Understanding Why Employees Quit And How To Improve Your Staff Retention Rates
Construction companies face a continuing variety of overwhelming and unique challenges. As one of the most competitive industries and with some projects taking years to complete, construction has a workflow cycle longer than most. Other challenges include the ever changing cost of materials and the differing priorities of a succession of UK governments.
However, one of the most overlooked yet difficult obstacles construction companies face is retaining key staff. With a chronic skills shortage and a lack of young people entering the industry, keeping important members of the workforce has become more crucial than ever. As specialist construction recruiters, we see many reasons why staff leave companies, five of the most common being:
- They were an unsuitable hire in the first place
- Lack of communication from senior management
- Lack of training and development opportunities
- Lack of ownership of their own job
- Poor reward and recognition
In view of this, we’ve put together five simple ways that construction companies can improve their retention of key staff:
- Hire with retention in mind
Too often, the issue of staff retention in construction companies only occurs when the business is faced with one or more key employees leaving. Companies should be more proactive with the process of retention beginning at the hiring stage. Is the candidate a suitable fit for the company, its aims and its ethos? Can the company facilitate the candidate’s development and growth expectations? If not, there’s a high probability the candidate will not be a stable, long-term employee of the business.
Staff want to be as effective as possible, but if they do not have a clear picture of what their role is and what they are accountable for, or if they are not getting honest and frequent feedback about their performance, they will be limited in their success. This limitation can be a strong push factor to quit, so management need to ensure they communicate with all staff clearly and frequently.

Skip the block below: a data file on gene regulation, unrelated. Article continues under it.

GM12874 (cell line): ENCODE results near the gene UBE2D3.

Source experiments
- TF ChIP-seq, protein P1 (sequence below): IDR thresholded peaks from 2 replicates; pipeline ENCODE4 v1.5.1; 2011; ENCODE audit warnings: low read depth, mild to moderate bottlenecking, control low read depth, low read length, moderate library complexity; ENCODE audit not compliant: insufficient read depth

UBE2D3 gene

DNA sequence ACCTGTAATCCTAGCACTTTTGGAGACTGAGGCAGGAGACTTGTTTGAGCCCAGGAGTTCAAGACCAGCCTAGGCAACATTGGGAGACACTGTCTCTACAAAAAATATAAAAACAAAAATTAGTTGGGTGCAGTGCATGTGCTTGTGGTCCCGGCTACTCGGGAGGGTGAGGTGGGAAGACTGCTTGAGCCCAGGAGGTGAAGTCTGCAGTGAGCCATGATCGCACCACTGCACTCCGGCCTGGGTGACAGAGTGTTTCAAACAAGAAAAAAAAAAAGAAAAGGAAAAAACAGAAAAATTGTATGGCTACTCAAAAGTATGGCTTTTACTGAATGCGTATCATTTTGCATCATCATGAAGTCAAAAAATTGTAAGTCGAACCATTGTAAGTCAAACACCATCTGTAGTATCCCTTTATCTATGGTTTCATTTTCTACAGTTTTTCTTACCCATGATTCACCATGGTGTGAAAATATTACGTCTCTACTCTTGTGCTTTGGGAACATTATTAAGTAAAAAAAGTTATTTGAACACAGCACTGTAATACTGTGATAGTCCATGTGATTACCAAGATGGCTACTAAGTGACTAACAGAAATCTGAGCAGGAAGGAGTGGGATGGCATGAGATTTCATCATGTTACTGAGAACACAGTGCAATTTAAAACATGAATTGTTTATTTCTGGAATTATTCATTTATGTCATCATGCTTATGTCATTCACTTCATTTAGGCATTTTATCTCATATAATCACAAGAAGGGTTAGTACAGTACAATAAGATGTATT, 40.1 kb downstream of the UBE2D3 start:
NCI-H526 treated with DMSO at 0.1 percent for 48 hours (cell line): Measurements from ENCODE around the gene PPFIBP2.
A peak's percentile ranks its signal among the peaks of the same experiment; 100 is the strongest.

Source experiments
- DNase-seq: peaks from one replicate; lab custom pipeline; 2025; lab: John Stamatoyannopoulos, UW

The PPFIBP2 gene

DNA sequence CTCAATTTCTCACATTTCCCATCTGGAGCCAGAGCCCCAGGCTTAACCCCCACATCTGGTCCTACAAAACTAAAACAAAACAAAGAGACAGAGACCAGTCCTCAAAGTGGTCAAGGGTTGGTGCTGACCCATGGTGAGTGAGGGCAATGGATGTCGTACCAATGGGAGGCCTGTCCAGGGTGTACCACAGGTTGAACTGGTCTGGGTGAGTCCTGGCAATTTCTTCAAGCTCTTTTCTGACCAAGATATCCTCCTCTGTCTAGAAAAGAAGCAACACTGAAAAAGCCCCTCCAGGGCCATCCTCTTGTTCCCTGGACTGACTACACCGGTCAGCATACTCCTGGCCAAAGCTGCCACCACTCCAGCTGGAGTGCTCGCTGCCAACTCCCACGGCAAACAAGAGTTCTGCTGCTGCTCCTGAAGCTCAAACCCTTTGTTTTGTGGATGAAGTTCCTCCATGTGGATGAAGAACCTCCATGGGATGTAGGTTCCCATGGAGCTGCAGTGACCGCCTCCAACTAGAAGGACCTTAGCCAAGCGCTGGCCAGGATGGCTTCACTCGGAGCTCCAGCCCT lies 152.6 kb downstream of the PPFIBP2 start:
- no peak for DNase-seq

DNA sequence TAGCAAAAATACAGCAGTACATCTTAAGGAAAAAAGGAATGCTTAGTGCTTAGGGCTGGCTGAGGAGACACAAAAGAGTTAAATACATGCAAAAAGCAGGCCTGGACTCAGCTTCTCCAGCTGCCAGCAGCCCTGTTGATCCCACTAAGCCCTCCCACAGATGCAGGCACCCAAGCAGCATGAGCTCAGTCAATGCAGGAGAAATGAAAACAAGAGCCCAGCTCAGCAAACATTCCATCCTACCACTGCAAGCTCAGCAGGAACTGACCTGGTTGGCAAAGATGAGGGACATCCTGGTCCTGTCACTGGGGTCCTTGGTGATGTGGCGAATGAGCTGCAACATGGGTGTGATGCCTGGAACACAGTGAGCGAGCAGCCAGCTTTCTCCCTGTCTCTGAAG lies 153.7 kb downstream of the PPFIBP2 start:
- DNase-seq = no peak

- Ongoing education and training
The cost of training can be high, but the benefits far outweigh the expense. Offering employees regular opportunities to take part in training and education makes them feel valued and is a clear statement that the company believes in them and their future within it. You’ll get team members that are more motivated and productive and they’ll be far less likely to want to leave.
- Empower your team
The best leaders realise that leading a team is not about managing them. It is about encouraging and empowering them to operate as effectively and efficiently as possible, at the very highest level of their abilities. Giving staff the opportunity to have input into certain processes and the freedom to express their opinions sends a powerful message to them. This gives them more ownership of their job which will result in them being much happier in their role.
- Reward and recognise
Of course you will want to pay an attractive salary that is reflective of the current market conditions, but you also want to think about other benefits and ways to recognise individuals. Bonuses can be motivating and benefits such as a generous pension can be big pull factors to ensure key staff remain with your company. One of the most underutilised and cost effective methods is to regularly let members of your workforce know that their work is appreciated. This can take many forms, but can be something as simple as an acknowledgement in the company newsletter or a handwritten thank you note from the MD or Chief Executive.
If you can put these practices into place and ensure that your company is one that key members of staff wish remain in, you’ll not just see improvements in productivity and profitability. You’ll find recruiting top quality staff so much easier. What better advert to a prospective employee is there than a happy, stable workforce!